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Triose

File:D-glyceraldehyde-2D-skeletal.png
D-Glyceraldehyde is an aldotriose because the carbonyl group is at the end of the chain
File:Dihydroxyacetone.png
Dihydroxyacetone is a ketotriose because the carbonyl group is the center of the chain.

A triose is a monosaccharide, or simple sugar, containing three carbon atoms. There are only three possible trioses: L-Glyceraldehyde and D-Glyceraldehyde, both aldotrioses because the carbonyl group is at the end of the chain, and dihydroxyacetone, a ketotriose because the carbonyl group is the center the chain.[1]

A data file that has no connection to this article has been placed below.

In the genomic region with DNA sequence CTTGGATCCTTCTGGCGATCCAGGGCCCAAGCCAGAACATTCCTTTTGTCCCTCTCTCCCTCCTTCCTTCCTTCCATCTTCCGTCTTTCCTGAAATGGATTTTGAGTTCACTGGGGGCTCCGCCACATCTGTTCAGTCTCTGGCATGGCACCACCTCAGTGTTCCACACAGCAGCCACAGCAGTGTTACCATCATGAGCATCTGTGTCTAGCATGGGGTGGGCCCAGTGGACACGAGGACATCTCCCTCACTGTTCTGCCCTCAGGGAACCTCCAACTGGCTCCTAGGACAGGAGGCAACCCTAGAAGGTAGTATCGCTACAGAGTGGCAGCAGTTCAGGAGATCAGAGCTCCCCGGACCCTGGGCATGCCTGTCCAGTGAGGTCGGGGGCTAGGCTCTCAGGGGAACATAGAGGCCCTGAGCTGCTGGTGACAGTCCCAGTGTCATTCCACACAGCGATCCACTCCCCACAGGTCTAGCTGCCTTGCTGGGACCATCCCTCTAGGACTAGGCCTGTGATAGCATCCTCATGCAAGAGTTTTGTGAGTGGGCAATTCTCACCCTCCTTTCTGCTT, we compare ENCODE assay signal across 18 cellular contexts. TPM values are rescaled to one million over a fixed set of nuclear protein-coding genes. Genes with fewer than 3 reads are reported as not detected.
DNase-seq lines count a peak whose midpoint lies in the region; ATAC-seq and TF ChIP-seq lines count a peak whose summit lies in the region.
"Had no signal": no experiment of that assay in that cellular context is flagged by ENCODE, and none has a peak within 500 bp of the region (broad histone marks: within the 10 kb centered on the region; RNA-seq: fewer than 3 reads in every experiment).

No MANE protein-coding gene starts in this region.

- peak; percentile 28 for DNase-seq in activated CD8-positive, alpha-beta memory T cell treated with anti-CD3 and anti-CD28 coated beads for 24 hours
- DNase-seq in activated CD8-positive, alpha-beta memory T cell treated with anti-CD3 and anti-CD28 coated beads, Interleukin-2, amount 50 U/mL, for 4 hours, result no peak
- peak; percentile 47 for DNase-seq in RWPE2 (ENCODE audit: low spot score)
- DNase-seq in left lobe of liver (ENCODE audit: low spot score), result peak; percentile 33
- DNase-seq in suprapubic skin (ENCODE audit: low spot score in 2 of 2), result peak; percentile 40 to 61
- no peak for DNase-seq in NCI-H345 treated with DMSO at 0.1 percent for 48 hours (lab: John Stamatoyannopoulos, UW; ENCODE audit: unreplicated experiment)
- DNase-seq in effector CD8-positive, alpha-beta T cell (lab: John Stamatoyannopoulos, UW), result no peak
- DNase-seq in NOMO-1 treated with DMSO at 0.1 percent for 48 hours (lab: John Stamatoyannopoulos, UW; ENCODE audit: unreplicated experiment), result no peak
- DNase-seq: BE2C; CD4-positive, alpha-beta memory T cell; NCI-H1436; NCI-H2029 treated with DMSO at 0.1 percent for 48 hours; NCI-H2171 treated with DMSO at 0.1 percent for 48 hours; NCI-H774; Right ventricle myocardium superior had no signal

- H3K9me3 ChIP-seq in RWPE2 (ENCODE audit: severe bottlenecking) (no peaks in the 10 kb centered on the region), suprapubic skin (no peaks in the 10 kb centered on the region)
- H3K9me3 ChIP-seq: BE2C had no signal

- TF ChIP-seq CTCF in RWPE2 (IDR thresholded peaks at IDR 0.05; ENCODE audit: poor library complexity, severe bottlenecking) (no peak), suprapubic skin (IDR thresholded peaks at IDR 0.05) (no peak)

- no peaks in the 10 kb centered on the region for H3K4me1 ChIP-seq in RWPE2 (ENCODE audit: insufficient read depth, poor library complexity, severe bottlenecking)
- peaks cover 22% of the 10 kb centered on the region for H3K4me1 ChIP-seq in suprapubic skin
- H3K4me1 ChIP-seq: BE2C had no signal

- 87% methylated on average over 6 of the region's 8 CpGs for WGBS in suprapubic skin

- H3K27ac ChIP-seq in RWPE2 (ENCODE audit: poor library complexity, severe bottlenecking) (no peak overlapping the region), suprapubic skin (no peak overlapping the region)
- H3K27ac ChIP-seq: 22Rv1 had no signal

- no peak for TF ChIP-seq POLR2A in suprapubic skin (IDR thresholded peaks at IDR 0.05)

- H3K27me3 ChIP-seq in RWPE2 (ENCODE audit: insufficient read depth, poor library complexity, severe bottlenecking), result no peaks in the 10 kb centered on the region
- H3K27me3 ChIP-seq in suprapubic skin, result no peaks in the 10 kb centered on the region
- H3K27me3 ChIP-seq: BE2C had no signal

Trioses are important in cellular respiration. During glycolysis, Fructose-1,6-diphosphate is broken down into glyceraldehyde-3-phosphate and dihydroxyacetone phosphate. lactic acid and pyruvic acid are later derived from these molecules.[2]

References

  1. ^ "Trioses - Three Carbon Sugars". Oxford University Press. Retrieved 2011-07-10. 
  2. ^ "Glycolysis in Detail". Ohio State University at Mansfield. Retrieved 2011-07-10. 

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